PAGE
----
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EU Bans Animal-tested Cosmetic Ingredients
Posted: March 15, 2013
The full phase out of animal testing for cosmetic products in Europe is now in effect: cosmetics tested on animals, even for the most complex human health effects, can’t be marketed in the EU.
"Today's entry into force of the full marketing ban gives an important signal on the value that Europe attaches to animal welfare,” Tonio Borg, the European Commissioner in charge of health and consumer policy, said on Monday in an official statement. “The Commission is committed to continue supporting the development of alternative methods and to engage with third-world countries to follow our European approach. This is a great opportunity for Europe to set an example of responsible innovation in cosmetics without any compromise on consumer safety."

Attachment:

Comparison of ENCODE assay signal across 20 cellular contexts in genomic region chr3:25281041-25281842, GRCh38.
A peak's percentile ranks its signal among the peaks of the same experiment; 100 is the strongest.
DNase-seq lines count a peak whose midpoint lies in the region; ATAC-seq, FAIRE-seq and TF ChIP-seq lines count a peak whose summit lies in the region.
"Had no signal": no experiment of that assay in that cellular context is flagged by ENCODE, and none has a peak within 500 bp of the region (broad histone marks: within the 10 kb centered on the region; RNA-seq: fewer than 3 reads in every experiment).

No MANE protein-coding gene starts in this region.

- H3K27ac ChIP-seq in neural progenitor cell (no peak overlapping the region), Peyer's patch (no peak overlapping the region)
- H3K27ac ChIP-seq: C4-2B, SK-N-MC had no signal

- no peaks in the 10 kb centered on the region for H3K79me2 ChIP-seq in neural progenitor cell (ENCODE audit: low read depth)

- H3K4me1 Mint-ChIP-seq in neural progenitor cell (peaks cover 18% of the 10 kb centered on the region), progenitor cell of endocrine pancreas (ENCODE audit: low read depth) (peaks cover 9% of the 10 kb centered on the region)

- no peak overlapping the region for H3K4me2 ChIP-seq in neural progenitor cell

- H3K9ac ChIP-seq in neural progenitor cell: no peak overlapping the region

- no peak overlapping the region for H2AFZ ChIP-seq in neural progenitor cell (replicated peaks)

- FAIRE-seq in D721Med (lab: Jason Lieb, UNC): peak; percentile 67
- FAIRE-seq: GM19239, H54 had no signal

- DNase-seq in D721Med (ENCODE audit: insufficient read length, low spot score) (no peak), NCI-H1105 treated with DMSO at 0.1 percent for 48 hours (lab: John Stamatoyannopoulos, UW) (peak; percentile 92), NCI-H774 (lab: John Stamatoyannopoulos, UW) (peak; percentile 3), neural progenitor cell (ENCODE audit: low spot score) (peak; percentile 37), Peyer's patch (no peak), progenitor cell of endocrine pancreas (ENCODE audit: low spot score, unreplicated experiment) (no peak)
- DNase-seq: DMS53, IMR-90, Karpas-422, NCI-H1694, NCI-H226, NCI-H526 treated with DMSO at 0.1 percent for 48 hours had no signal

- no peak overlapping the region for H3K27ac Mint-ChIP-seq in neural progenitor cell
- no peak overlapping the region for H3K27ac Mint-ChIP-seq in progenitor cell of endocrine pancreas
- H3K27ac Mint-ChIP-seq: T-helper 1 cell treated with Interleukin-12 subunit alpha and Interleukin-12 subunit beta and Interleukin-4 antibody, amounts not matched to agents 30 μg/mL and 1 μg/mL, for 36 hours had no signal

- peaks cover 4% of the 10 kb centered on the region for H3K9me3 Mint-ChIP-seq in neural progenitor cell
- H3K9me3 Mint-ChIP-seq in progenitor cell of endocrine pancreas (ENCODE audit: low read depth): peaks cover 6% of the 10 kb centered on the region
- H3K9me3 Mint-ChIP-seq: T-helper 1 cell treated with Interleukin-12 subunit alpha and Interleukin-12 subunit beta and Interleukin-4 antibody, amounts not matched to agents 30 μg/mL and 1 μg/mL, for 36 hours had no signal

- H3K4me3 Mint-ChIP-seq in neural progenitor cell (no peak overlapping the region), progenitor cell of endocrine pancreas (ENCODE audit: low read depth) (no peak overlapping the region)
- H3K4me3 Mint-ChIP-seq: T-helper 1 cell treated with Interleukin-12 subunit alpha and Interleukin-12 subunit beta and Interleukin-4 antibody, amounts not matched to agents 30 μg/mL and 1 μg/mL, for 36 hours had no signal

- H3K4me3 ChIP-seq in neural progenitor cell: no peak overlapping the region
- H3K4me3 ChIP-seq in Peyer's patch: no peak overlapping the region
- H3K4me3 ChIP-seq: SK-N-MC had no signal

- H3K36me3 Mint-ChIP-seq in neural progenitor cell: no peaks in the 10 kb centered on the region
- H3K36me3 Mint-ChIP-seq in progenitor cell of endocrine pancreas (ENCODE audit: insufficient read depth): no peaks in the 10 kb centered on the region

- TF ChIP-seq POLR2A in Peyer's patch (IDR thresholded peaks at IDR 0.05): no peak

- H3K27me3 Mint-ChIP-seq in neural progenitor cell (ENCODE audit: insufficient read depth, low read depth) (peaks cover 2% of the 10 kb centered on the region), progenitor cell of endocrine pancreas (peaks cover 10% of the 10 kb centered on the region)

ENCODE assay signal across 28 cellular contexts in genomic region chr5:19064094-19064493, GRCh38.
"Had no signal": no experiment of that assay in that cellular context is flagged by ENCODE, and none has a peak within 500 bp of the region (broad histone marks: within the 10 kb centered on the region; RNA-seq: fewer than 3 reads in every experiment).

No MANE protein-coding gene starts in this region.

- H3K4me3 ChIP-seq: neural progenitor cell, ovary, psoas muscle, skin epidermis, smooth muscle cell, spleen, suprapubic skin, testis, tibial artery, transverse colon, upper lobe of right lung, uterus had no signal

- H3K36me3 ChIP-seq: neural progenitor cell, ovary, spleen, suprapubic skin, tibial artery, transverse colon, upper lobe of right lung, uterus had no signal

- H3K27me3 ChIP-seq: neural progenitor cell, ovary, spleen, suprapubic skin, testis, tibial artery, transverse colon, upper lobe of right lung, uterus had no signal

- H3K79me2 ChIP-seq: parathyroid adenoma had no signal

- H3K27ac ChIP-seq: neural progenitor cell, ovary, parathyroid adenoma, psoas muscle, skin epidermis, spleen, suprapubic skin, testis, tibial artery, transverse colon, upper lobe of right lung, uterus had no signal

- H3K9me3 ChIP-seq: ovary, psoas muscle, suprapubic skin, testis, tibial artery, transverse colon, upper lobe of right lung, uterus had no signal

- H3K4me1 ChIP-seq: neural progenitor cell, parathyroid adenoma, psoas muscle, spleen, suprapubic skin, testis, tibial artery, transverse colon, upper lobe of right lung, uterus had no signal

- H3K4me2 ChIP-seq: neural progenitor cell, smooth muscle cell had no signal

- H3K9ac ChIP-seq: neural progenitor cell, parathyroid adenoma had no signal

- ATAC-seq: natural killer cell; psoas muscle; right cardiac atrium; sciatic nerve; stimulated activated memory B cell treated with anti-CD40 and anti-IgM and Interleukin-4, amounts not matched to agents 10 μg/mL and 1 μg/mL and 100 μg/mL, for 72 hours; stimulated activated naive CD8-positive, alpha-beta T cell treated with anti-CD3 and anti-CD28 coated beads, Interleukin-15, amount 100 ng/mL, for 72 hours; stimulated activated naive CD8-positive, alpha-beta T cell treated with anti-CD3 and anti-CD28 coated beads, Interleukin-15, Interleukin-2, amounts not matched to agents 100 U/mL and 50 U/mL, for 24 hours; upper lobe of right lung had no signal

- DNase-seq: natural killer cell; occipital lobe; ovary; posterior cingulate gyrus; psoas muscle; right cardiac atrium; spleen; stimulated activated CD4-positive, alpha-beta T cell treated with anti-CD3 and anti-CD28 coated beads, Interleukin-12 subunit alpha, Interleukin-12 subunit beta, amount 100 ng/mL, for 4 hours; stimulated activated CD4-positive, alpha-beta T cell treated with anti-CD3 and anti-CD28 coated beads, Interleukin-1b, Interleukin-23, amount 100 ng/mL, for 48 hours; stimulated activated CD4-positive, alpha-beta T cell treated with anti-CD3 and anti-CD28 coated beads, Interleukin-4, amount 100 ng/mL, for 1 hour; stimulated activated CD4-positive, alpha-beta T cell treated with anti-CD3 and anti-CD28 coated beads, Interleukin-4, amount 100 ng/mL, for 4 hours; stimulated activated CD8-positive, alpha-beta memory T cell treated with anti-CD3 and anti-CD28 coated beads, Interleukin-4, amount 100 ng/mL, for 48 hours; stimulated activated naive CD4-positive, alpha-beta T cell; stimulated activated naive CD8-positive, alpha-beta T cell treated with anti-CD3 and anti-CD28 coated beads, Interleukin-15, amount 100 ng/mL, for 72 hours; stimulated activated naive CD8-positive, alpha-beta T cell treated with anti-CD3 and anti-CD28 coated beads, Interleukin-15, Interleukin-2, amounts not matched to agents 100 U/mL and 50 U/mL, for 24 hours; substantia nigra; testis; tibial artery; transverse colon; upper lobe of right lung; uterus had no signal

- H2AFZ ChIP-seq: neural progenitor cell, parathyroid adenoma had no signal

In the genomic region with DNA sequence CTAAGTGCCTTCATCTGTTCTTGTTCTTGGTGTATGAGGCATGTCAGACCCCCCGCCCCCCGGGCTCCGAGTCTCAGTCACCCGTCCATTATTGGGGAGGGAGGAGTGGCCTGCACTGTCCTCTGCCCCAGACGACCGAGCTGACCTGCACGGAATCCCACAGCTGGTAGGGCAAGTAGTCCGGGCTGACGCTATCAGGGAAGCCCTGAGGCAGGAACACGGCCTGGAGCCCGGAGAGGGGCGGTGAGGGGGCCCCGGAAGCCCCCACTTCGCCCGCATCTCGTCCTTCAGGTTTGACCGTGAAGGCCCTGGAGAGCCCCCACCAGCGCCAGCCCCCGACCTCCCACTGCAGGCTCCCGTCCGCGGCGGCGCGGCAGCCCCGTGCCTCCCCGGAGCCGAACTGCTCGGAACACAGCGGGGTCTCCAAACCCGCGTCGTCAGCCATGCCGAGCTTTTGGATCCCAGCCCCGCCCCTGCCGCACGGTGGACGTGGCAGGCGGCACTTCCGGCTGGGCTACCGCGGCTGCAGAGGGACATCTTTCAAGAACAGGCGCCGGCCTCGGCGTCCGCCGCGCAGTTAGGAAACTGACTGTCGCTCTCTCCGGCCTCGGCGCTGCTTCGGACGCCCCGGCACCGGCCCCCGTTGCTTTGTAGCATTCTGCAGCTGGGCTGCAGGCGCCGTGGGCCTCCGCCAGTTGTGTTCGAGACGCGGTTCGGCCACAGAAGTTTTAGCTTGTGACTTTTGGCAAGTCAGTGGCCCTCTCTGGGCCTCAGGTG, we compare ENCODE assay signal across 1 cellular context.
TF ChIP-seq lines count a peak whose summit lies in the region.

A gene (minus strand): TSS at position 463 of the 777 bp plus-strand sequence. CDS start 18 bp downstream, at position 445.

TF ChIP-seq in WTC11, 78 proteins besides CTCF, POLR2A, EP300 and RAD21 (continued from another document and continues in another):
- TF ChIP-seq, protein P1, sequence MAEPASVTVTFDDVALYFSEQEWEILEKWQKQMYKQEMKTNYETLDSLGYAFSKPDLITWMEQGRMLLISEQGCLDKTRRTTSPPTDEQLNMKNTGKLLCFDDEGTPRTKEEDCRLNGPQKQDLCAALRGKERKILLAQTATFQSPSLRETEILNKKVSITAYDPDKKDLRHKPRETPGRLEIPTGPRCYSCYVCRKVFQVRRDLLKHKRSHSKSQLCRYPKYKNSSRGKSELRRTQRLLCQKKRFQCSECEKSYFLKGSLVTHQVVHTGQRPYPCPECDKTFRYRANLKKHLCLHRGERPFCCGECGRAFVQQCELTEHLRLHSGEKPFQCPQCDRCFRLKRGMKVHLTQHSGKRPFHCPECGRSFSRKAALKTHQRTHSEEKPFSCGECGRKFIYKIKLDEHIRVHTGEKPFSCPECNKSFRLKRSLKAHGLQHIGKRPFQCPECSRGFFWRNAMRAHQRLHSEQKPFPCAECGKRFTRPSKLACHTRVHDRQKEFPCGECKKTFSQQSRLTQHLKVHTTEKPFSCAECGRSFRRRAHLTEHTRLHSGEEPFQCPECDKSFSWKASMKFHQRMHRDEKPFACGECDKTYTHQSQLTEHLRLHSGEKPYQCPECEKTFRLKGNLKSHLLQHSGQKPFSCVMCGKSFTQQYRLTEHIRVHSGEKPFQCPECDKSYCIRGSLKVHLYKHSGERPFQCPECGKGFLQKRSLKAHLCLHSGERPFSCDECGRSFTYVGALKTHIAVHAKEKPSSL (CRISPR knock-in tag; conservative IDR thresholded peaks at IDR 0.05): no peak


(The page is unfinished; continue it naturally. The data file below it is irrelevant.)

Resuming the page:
No animal testing for cosmetic purposes can be carried out in Europe, according to the European Commission’s regulations, and it's prohibited to market cosmetic products containing ingredients which have been tested on animals. However, the majority of ingredients used in cosmetics are ingredients that are also in used in many other consumer and industrial products such as in pharmaceuticals, detergents, food and paints. These, the Commission said, may be subject to animal testing requirements under these respective legal frameworks.
Cosmetics already in the marketplace, and for which their safety is already established and their historic animal data can continue to be relied on, aren't affected by the ban and can continue to be placed on the market.
In the EU, animal testing for finished cosmetic products has been banned since 2004 and animal testing for cosmetic ingredients has been banned since March 2009, also prohibiting the marketing of cosmetic products containing ingredients that have been tested on animals. But for the most complex tests the marketing ban the deadline was extended to March 11, 2013. This means that for these tests (repeated-dose toxicity, including skin sensitization and carcinogenicity, reproductive toxicity and toxicokinetics) companies could still carry out the tests outside the Union for cosmetic purposes and rely on the results for the safety assessment in the Union. This is not possible anymore as of March 11, 2013.
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